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D.C.’s mayor went to the White House and asked President Trump for a new VA hospital

D.C. Mayor Muriel E. Bowser (D) holds a news conference on Feb. 26, 2019, marking the third anniversary of streetcar service along H Street NE.
D.C. Mayor Muriel E. Bowser (D) holds a news conference on Feb. 26, 2019, marking the third anniversary of streetcar service along H Street NE. (Bill O’Leary/The Washington Post)
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D.C. Mayor Muriel E. Bowser (D) made a surprise visit to the White House on Wednesday to discuss judicial vacancies and urged President Trump to replace the city’s troubled hospital for veterans.

Bowser joined a scheduled meeting between senior adviser Beverly Perry, Deputy Mayor for Public Safety and Justice Kevin Donahue and the mayor’s top lawyer, Ronald Ross; and White House Counsel Pat Cipollone.

Bowser said that after the meeting, the White House counsel offered to take her and her aides for an impromptu visit with the president in the Oval Office.

Though the Trump administration has been nominating federal judges at a breakneck pace, it has been slower to address vacancies in the courts that handle low-level crime, civil matters and zoning disputes in the District.

There are 10 vacancies at the D.C. Superior Court and two at the D.C. Court of Appeals, the city’s highest court.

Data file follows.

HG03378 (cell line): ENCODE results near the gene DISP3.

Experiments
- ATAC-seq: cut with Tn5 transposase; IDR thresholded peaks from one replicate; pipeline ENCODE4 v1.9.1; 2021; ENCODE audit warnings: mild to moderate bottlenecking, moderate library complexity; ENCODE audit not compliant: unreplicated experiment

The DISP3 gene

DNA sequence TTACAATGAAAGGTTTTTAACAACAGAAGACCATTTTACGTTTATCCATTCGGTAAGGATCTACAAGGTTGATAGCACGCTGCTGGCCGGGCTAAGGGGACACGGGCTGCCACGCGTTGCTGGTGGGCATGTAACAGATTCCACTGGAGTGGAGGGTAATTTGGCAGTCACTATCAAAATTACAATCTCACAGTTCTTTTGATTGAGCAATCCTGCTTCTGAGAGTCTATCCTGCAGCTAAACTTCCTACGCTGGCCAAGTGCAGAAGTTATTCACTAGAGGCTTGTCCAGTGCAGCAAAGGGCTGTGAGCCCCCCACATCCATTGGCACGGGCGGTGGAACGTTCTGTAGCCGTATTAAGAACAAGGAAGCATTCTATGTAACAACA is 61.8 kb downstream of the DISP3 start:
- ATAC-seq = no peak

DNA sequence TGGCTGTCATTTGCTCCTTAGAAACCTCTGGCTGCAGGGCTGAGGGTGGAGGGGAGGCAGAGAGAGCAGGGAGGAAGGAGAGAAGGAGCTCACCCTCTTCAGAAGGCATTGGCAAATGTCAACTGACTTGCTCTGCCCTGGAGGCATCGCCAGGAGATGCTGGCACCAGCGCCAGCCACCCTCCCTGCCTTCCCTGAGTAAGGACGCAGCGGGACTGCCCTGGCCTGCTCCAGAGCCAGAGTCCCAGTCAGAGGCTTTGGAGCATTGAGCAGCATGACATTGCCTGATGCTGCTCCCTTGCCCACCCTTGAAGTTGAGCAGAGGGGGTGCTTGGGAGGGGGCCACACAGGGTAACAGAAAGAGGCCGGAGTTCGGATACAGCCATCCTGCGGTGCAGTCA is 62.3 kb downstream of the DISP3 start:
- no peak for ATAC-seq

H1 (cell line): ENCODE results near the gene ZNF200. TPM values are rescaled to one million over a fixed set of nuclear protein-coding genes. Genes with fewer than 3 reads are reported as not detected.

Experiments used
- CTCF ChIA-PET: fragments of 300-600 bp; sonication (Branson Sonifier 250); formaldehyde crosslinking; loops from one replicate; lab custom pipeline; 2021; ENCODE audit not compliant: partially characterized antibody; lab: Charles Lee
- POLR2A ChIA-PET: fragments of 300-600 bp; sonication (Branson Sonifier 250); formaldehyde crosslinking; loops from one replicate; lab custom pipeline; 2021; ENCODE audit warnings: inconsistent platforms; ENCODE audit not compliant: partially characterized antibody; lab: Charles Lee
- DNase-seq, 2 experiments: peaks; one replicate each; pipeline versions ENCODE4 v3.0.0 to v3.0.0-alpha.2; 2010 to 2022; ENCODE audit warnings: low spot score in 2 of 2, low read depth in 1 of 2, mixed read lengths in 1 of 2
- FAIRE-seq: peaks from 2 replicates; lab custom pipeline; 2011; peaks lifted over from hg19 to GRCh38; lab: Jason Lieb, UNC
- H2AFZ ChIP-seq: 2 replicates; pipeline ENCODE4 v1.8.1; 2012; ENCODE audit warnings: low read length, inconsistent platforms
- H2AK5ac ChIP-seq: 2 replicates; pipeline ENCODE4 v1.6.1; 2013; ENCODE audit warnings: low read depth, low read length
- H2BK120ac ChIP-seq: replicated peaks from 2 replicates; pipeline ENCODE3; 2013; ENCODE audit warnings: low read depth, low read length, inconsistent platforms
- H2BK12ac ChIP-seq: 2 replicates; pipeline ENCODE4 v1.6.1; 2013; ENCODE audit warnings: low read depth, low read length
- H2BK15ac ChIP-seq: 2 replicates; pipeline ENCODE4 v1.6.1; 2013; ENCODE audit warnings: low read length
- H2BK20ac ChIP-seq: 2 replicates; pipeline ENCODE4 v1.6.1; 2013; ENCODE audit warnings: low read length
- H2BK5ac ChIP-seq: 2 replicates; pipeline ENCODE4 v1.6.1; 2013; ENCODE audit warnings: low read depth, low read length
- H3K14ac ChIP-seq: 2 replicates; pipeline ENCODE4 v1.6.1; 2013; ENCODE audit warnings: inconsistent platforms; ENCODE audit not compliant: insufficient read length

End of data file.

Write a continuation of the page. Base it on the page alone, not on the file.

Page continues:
To fill a vacancy, the president chooses a nominee from a group recommended by a local commission.

“We just want to encourage them to work with the Judicial Nomination Commission because it could have an impact on public safety,” Bowser said in an interview. She said housing development also is affected by the vacancies at the Court of the Appeals.

The empty benches have a bearing on housing because challenges to projects are pending in the Court of Appeals, the mayor said. “We just want the courts to have their full complement to get those cases moving,” she said.

She has met with the president multiple times but not since they clashed last year over Trump’s plans to hold a military parade in the District. The mayor’s reelection campaign featured their Twitter battle in mailers before the November election.

But on Wednesday, the mayor said that she and the president exchanged pleasantries during their meeting and that she used the opportunity to urge him to build a new VA hospital in the city.

The Washington VA Medical Center has the lowest possible rating and has been the subject of blistering reports from the Department of Veterans Affairs’ inspector general’s office.

In a letter to the president after the meeting, Bowser noted that she was “very respectful” of his commitment to the military and veterans.

“I am hopeful that the attention that you have brought to this group can be memorialized with a legacy project in the nation’s capital that will promote the health and well-being of our veteran service members,” Bowser wrote.

In an interview the next day, the mayor pivoted to praise the president’s predecessor.

“They have upheld President Obama and first lady Obama’s commitment to veteran housing and housing homeless veterans, and that’s important to us, too,” said Bowser.

Spencer H. Hsu contributed to this report.

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